The Economic Impact of Immigration: A Look at Ohio
By Hasher Nisar
In America, 11 million undocumented immigrants are living on the outskirts of society. Of those 11 million, 95,000 live in Ohio. Many of these immigrant have been in the United States for more than 10 years and they have been waiting for a legal pathway to citizenship.
On November 20, 2014, they got some good news. President Obama announced a series of executive actions to fix the nation’s broken immigration system. The executive actions included the expansion of the Deferred Action for Childhood Arrivals program and the introduction of a new program for parents called Deferred Action for Parents of Americans and Lawful Permanent Residents.
Read more about Immigrant Rights – Road to Citizenship on ACLU National’s website.
Unfortunately, 26 states filed a lawsuit against President Obama’s executive actions. A federal judge in Texas blocked President Obama’s executive actions from taking effect until the lawsuit is resolved, putting undocumented immigrants in a state of limbo once again. Ohio was one of the 26 states.
In this country, we have a tendency to stigmatize immigrants and portray them as a negative force within our society. We fail to focus on the economic, social, and cultural contributions they make to our communities. There is especially a lot of misinformation around the economic argument. People think that immigrants take away jobs from American citizens, are a drain on the federal government, and worsen our economy. The data in Ohio points to the contrary.
The Contribution of Legal Immigrants to Ohio
Numerous studies and reports show that immigrants contribute to our economy in a positive way by creating new jobs, bringing in additional revenue, and turning dilapidated areas into growth engines:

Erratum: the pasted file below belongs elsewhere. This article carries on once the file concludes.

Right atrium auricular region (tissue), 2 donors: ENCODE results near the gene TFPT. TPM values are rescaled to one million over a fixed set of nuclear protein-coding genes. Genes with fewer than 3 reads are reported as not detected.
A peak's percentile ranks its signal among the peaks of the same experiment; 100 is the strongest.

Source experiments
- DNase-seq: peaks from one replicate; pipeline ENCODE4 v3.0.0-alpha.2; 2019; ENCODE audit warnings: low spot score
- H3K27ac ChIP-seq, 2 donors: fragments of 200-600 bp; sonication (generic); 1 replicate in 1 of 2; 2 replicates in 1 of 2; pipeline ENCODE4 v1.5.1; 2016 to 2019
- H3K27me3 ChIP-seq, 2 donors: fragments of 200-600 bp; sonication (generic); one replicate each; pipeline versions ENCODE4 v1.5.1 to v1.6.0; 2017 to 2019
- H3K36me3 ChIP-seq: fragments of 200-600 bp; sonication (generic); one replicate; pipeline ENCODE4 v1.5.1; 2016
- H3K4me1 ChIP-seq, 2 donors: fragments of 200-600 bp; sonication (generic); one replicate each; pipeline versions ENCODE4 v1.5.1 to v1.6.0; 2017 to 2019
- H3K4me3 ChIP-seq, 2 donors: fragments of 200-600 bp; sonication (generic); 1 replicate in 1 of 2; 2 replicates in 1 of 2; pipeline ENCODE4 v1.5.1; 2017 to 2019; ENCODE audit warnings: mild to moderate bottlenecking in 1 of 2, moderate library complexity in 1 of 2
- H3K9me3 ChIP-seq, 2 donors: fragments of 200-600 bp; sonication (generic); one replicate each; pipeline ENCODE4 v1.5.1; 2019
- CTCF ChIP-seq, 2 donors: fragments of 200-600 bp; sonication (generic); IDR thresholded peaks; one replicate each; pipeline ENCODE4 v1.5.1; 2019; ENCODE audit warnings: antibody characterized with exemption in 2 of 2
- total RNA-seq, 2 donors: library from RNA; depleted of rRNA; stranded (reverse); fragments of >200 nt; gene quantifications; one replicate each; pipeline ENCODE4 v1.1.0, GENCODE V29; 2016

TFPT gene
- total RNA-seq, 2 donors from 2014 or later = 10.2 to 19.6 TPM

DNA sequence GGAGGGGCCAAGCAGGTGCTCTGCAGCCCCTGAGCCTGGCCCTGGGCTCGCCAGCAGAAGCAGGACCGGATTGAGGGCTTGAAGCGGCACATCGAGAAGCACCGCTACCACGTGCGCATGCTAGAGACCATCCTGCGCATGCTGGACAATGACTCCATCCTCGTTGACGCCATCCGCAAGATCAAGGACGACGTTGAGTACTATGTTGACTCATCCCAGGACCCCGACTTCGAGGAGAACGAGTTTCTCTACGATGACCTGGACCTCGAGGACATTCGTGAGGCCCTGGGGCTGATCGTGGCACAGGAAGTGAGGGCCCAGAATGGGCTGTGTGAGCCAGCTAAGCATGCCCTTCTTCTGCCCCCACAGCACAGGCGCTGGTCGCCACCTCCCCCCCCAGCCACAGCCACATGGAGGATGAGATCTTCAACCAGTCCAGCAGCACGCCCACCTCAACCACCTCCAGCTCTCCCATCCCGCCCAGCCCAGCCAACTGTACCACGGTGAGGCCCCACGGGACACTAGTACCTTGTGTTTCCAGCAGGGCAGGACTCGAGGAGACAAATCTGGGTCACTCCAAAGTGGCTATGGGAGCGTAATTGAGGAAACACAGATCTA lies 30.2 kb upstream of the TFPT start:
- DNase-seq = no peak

- Ohio is home to 477,337 immigrants, just over 4 percent of the state’s population.
- Between 2006 and 2010, these immigrants have founded 20,768 businesses in Ohio.
- In 2010 alone, new immigrant businesses had a net total income of $1.3 billion, which is 5.7% of the state’s total net business income.
Furthermore, according to the latest U.S. Census Bureau Survey of Business, there were 18,198 Asian-owned businesses with 51,748 employees and 9,722 Latino-owned businesses with 11,562 employees in 2007. Through these businesses, immigrants do not only add revenue and jobs to our economy, but also revitalize the cultural and social fabric of our society. From 2000 to 2010, for example, the presence of immigrants increased the average prices of homes by $4,295 in Franklin County and $1,010 in Butler County.
The Contribution of Undocumented Immigrants to Ohio
Of the 95,000 undocumented immigrants in Ohio, 65,000 of them are part of the state workforce. In 2010, undocumented immigrants paid $72.8 million in state and local taxes: $13.9 million in state income taxes, $6.3 million in property taxes, and $52.6 million in sales taxes. This may come as a surprise to many Ohioans, but the reality is that undocumented immigrants are working and paying plenty of taxes here in Ohio. If they are given legal status, the amount of state and local taxes paid by them would increase to $95 million.
According to the Migration Policy Institute, 24,000 undocumented immigrants in Ohio are eligible for DAPA while 10,000 are eligible for DACA. If President Obama’s executive actions were implemented, Ohio’s gross state product would grow anywhere from $3 billion to $7.1 billion over the next 10 years. In addition, the eligible immigrants under DACA and DAPA would add another $41 million in tax revenue over the next five years.
However, if all of the unauthorized immigrants were deported from Ohio, 25,019 jobs would be lost, $4 billion would be lost in economic activity, and the gross state product would decrease by $1.8 billion.
Looking at these numbers, one would think that Ohio would support President Obama’s executive actions. This isn’t to say that President Obama’s executive actions are a “complete solution” to the immigration issue in our country, but it is a step in the right direction. However, Ohio has once again chosen to play politics over doing the right thing.